[box cover]

Crouching Tiger, Hidden Dragon

Columbia TriStar Home Entertainment

Starring Michelle Yeoh, Chow Yun-Fat, Zhang Ziyi,
Chang Chen, and Pei-pei Cheng

Written by Wang Hui Ling, James Schamus and Tsai Kuo Jung
Based on the book by Wang Du Lu

Directed by Ang Lee


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Review by Alexandra DuPont                    


"In the past, some of the period films that I've done — like Tai Chi Master or Wing Chun — the focus was more on the action, rather than all these stories, the emotional side, the self-sacrificing — you know, all those very in-depth feelings that are so apparent in these kinds of myths. But here in Crouching Tiger, Hidden Dragon, Ang has brought out the very lyrical, the very romantic, and at the same time the very powerful martial arts that it needs to have."

— Michelle Yeoh

"Daoist philosophy was both the greatest enemy for this story and the greatest nourishment for it, too."

— James Schamus, CTHD co-executive producer
and co-screenwriter

"Crouching Tiger is almost the first chick-flick action film — actually Deep Impact was, but that's another story.... The action invariably stops so that the girl characters can 'examine their feelings.' None of the fight scenes is resolved — girls so like to go on to fight about the same thing another day. The only male dies. With all its sharing of feelings and irresolution, it's the first psychobabble action film."

— My little brother Maximillian


*          *          *


I. Introduction

What I love about Crouching Tiger, Hidden Dragon is that all three of the above introductory quotes (even Max's gender-insensitive rant) can be argued with varying degrees of passion. The movie transcends its wire-fu epic conventions and emerges as a faceted thing — chop-socky you can pick apart over lattes.

To be sure, CTHD has been endlessly praised (and showered with Oscars) for its beauty, its lyricism, and its general tragi-romantic vibe. It's been called everything from "Titanic for smart people" to "Sense and Sensibility with martial arts," such is the ache and thrill it produces. But for me, the lyricism of director Ang Lee's achievement really becomes impressive when you consider the sheer amount of tension he's so prettily exploring.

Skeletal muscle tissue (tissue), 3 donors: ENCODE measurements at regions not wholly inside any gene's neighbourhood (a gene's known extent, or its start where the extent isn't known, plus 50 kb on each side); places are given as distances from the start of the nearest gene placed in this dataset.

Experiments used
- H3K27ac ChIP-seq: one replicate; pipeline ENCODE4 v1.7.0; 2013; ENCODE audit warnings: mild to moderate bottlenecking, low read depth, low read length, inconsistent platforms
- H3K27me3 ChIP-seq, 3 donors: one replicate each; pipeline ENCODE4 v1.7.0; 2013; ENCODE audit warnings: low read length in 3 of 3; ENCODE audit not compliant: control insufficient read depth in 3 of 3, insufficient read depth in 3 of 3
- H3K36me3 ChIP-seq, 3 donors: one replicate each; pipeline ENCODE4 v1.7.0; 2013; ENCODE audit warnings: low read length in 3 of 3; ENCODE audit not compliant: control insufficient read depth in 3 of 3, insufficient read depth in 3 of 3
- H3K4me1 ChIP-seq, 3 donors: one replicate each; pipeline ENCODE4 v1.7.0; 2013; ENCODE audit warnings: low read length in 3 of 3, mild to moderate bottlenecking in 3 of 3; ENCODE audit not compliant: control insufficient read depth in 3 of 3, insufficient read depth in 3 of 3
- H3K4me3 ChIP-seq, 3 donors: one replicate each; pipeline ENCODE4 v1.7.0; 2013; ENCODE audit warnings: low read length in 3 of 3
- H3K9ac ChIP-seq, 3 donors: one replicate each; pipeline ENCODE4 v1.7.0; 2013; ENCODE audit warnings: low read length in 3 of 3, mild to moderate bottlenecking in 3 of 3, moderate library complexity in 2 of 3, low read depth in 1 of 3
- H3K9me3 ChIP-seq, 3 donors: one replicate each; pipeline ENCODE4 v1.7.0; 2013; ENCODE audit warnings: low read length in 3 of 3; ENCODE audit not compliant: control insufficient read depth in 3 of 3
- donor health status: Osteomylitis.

Underneath all its formal beauty, Crouching Tiger is at war with itself on nearly every level. The characters all have differing agendas, and when they're not fighting each other, they're fighting the stifling mores of the film's fantasy Ching Dynasty. Duty conflicts with love — and when it doesn't, vengeance conflicts with love. The fast-and-furious action (which, as Max points out, seldom brings closure) is in conflict with the lush surroundings. The Daoist grace of the heroic Wudan warriors is in conflict with the Giang Hu "kill or be killed" philosophy of the villains — which perhaps mirrors the East/West tension that informs CTHD's dramatic structure and even its musical score (which after all features the Eastern instrumentation of Tan Dun interwoven with the classically trained cello of Yo-Yo Ma).

But that's all navel-gazing fodder. What really counts here is that the all this tension serves to deliver an utterly unique visceral kick. Crouching Tiger, Hidden Dragon is that rarest of turn-ons: a mythological romance that also puts substantial amounts of foot to ass — all without insulting your intelligence.

(By the way, if you don't want to read yet another gushing review, do please skip ahead to the section devoted to the extras. I have a few unkind things to say there.)

II. What's the story?

Well, it's complicated. Ang Lee (Sense and Sensibility, The Ice Storm, Eat Drink Man Woman) — working with a team of Eastern and Western screenwriters — has compressed the latter sections of Wang Du Lu's five-part novel Crouching Tiger, Hidden Dragon into two densely plotted hours. The result is something of a structural oddity — e.g., the movie plops a 20-minute flashback right in the middle of a dramatic lovers' reunion — so perhaps the best way to approach the story is to describe its five principal characters:

  1. Yi Shu Lien (Michelle Yeoh, never better) is the closest thing the Ching Dynasty has to a liberated woman — she's a duty-bound warrior of supernatural skill who can skip lightly from rooftop to rooftop (thanks to the digitally removed efforts of Yuen Wo Ping's wire stunt team). Although honor and hesitation keep her from doing much about it, Lien is in love with ....

  2. ... Li Mu Bai (Chow Yun-Fat, in his first martial-arts role and oozing gravitas) — a flying Wudan swordsman who seems like he's just about to declare his love for Lien, except that he's continually distracted by (a) the need to avenge his former master's death and (b) the desire to make a disciple out of the thief who stole his magic sword, that thief being ...

  3. ... Jen Yu (Zhang Ziyi), the film's fulcrum character — a governor's daughter rocketing toward an arranged marriage. Jen is something of a talented flake: She was secretly trained in the Wudan way and can fly around like Li Mu Bai and Yi Shu Lien, but for the moment she uses these skills to steal magic swords for kicks and lay waste to countryside taverns.